My first step was to call my food stylist/buddy extraordinaire, Liz Duffy and enlist her help. Liz had worked on my first wedding cake book and I found her to be precise and exacting, which is just what I needed for this endeavor. I told my best-friend and baking muse, Mary, what I was up to. She cleverly suggested I talk to Cecil, her neighbor, who was an engineer and might be able to help with a design. Next thing I knew, I was in Cecil’s basement and he was pulling out the actual blueprints from his country home, a lovely two-story New England farmhouse with a large wrap around porch. We decided to scale it to about a two –and-a-half foot square and I began coming up with more and more interesting decorative details. My bosses at Bon Appetit graciously allowed me to use their kitchen in the Condé Nast building for the construction. Liz and I made plans to meet there three days before the taping. She was going to arrive first and start making the gingerbread dough. I would join her a couple of hours later as I had to make my way down to the city from Massachusetts.

I arrived at the building, where my name was listed with security, and after an official check-in process, I was free to go up to the fourth floor. My Bon Appetit cohorts had told me that was where I could find the kitchen. The elevator door opened and I walked out onto the floor, but no one was in sight. I walked down a hall and saw a lone person. I called out to them and asked them if they could direct me to the kitchen. They were happy to oblige and led me down another hall and gestured to a door.

I walked in and it was like entering Santa’s workshop. There were many people in there, all very busy. They seemed to be working in groups of two or three or four, each cluster working on a different project. This trio was working on a tart, another group seemed to be working on a savory dish. In a back room I could see what looked like a photo shoot going on. Everyone was so busy, they didn’t even look up or seem to know I was there. I approached someone and asked where I could find Liz. They said they had no idea. I explained that she would be making gingerbread dough. Had they seen anyone doing that? Smelled the gingerbread? Still no recognition. The first person passed me onto to someone else, to whom I repeated my questions. Then I was passed along to a third. Finally, somewhat exasperated, I blurted out:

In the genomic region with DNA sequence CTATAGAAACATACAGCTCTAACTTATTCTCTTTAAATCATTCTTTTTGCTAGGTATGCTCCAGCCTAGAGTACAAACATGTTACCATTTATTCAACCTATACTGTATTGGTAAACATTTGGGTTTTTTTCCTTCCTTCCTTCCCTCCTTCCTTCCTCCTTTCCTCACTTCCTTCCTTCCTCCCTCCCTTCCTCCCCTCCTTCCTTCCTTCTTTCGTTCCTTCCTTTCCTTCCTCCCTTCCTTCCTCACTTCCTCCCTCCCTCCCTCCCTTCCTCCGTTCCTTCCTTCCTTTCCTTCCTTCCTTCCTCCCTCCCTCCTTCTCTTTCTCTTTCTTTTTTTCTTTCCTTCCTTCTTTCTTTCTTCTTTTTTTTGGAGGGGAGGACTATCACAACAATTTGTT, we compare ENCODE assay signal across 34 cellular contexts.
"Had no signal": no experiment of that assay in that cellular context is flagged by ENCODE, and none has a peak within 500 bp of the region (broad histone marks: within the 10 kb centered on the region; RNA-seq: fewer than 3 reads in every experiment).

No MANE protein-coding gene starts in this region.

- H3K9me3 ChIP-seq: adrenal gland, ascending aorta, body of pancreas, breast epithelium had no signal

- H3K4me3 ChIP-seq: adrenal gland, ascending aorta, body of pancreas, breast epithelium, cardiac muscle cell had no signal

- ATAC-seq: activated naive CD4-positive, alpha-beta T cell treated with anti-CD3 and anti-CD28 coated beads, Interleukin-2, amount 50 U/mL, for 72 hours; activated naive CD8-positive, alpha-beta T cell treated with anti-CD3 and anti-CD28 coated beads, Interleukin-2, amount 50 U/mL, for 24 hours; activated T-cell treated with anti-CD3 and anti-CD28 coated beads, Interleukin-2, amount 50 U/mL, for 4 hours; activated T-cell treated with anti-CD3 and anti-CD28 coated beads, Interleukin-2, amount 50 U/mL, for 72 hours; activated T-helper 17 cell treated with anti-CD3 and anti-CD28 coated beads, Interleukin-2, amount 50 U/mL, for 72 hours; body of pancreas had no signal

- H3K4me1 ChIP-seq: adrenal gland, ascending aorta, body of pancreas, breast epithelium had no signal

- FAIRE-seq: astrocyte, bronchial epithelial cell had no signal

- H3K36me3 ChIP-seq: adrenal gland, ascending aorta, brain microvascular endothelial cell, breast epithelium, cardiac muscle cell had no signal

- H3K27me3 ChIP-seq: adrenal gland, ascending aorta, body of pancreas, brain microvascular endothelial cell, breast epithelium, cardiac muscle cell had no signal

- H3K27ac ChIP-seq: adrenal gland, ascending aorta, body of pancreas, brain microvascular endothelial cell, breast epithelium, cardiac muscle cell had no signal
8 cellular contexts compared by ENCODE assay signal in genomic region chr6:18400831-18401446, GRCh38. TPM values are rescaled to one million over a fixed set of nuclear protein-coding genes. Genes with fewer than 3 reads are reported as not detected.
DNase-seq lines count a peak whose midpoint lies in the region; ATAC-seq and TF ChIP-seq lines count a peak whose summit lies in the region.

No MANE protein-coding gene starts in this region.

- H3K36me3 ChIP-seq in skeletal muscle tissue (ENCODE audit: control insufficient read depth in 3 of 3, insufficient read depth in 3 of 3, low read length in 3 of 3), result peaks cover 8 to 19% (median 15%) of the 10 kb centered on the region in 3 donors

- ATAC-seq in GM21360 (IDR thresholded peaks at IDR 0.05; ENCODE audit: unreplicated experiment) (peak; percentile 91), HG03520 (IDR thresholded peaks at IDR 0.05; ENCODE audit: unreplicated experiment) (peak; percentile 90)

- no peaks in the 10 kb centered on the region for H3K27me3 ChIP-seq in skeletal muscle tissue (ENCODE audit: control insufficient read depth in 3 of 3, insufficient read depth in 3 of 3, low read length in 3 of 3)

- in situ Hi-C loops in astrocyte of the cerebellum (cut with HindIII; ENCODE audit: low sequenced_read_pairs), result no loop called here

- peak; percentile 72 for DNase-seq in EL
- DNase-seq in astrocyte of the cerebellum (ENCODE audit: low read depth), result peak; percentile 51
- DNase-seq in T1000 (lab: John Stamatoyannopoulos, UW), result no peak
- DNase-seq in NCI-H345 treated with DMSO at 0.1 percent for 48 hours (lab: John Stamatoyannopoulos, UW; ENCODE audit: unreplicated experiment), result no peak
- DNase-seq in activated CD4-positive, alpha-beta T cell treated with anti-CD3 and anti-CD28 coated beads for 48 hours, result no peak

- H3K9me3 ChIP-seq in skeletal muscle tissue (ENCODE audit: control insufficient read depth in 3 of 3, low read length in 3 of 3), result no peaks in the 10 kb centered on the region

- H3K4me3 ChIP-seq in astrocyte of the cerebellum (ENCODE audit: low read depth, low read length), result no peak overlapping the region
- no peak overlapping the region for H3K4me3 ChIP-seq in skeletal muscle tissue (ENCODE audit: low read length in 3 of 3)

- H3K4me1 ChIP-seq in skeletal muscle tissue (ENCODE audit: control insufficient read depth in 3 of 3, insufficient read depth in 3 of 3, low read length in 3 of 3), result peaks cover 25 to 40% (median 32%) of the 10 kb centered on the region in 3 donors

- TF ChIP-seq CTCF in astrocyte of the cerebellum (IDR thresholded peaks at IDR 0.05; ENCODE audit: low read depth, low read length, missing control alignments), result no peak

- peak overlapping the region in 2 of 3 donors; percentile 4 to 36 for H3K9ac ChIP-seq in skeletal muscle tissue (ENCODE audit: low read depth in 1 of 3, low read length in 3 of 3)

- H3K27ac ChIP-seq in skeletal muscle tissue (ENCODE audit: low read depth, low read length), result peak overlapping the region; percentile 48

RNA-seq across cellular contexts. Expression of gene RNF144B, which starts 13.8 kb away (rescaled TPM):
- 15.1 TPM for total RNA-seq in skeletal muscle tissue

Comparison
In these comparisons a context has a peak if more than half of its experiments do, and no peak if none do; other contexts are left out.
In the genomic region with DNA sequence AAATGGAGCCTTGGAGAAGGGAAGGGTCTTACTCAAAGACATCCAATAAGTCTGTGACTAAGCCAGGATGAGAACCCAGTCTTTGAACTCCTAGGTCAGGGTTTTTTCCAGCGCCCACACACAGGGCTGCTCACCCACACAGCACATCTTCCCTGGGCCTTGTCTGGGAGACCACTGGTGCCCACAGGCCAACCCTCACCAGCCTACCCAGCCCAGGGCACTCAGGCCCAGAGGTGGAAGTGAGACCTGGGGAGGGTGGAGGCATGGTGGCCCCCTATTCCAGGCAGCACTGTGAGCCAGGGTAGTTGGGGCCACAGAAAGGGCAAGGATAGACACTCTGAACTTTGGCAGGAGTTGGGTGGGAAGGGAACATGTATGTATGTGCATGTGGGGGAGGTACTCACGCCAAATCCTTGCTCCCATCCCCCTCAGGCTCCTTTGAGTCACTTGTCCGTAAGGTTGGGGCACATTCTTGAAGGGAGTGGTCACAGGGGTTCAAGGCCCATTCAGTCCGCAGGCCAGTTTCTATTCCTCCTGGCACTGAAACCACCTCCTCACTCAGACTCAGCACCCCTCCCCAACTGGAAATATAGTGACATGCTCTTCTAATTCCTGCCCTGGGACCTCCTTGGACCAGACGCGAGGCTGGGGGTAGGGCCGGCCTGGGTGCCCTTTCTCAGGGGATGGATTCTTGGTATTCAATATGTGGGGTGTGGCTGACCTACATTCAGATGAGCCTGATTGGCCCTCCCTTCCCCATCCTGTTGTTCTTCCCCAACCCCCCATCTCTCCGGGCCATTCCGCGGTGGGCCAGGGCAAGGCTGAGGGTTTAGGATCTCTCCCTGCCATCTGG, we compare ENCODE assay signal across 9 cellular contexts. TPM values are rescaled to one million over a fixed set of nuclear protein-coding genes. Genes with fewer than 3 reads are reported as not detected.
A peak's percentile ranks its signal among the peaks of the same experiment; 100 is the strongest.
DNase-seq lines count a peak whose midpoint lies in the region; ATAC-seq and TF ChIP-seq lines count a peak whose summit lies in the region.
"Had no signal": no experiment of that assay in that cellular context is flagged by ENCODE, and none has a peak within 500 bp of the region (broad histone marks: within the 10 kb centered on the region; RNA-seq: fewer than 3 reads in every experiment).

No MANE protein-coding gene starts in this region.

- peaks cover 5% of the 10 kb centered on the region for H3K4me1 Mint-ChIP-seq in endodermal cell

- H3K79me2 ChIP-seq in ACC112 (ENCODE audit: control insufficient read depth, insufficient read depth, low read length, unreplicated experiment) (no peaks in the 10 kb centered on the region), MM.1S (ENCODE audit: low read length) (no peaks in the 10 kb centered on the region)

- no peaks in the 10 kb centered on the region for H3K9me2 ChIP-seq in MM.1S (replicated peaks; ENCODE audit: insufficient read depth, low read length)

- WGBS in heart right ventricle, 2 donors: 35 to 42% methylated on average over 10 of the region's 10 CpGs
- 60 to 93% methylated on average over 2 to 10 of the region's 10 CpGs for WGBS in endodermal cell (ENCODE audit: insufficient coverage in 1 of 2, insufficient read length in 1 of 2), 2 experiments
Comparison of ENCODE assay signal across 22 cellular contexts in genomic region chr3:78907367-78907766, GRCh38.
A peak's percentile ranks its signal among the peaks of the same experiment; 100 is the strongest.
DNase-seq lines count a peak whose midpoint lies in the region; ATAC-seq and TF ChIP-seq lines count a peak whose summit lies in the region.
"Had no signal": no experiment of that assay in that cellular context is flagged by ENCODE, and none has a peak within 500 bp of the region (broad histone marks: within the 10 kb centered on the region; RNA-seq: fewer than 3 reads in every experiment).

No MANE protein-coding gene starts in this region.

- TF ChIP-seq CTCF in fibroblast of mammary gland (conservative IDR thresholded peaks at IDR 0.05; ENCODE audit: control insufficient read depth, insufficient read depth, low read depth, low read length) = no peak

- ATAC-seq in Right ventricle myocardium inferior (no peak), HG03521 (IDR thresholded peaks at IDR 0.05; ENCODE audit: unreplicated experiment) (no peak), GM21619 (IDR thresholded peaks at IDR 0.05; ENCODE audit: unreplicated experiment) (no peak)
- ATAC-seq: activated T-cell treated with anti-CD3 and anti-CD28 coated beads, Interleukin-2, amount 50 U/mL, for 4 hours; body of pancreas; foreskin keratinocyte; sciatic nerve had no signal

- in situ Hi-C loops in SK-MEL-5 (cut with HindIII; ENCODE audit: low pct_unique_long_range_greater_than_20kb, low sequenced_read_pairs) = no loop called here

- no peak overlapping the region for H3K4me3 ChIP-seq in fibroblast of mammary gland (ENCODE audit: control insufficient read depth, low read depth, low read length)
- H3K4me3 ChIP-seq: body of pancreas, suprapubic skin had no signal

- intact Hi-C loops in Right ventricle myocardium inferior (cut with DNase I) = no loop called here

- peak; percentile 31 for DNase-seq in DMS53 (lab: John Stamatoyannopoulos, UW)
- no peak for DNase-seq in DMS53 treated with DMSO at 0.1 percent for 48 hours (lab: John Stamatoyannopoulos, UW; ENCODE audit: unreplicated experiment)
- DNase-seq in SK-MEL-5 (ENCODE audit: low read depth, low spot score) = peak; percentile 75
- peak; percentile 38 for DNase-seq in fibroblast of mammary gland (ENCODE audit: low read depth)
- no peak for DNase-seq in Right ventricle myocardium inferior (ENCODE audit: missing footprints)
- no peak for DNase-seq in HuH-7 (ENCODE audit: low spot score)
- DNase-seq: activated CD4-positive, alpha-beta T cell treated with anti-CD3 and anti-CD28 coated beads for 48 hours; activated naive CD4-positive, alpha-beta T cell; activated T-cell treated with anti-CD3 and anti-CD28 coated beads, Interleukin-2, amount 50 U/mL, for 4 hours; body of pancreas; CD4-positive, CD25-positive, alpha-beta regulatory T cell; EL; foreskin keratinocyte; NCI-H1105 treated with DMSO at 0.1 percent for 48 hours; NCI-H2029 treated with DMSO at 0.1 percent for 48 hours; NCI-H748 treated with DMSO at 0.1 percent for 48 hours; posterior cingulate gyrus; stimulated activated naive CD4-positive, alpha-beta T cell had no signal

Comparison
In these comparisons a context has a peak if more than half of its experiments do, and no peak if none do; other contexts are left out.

“This is so strange that I cant find her! We have a lot of work to do and she was going to get to the Bon Appetit kitchen before me to start making the dough.”

I don’t actually know if I finished that sentence because the second I said “Bon Appetit”, the woman I was speaking to placed her hands on my shoulders, physically twirled me around toward the door, put her hand at the small of my back and started gently pressing and escorting me out of the kitchen.

“This is the Gourmet test kitchen,” she said with a severe edge to her voice. “The Bon Appetit kitchen is down the hall.”

By then I was in the hall, the door had closed behind me and my head was reeling. Bon Appetit and Gourmet might both be Conde Nast publications, but they are main competitors. I had been behind enemy lines! No Bon Appetit employee would ever be invited into the Gourmet kitchen. If only I had known where I was when I was in there, I would have paid closer attention to what they were working on.

I didn’t have any more time to waste thinking about potential espionage. I finally found the Bon Appetit kitchen and Liz, as expected, was hard at work. We baked for hours and got all of the pieces we would need rolled, measured, cut, baked and cooled. The second day would be for constructing the house so that it could sit overnight and the icing glue could set. Then, on the final day, we would decorate it. Liz and I usually enjoy one another’s company, although we go through moments of tension where I want to have a final say about a detail because I’m the “talent” and the face of the segment and she wants to lay down the law because she’s the stylist and knows what works best. We always work it through; compromise is key.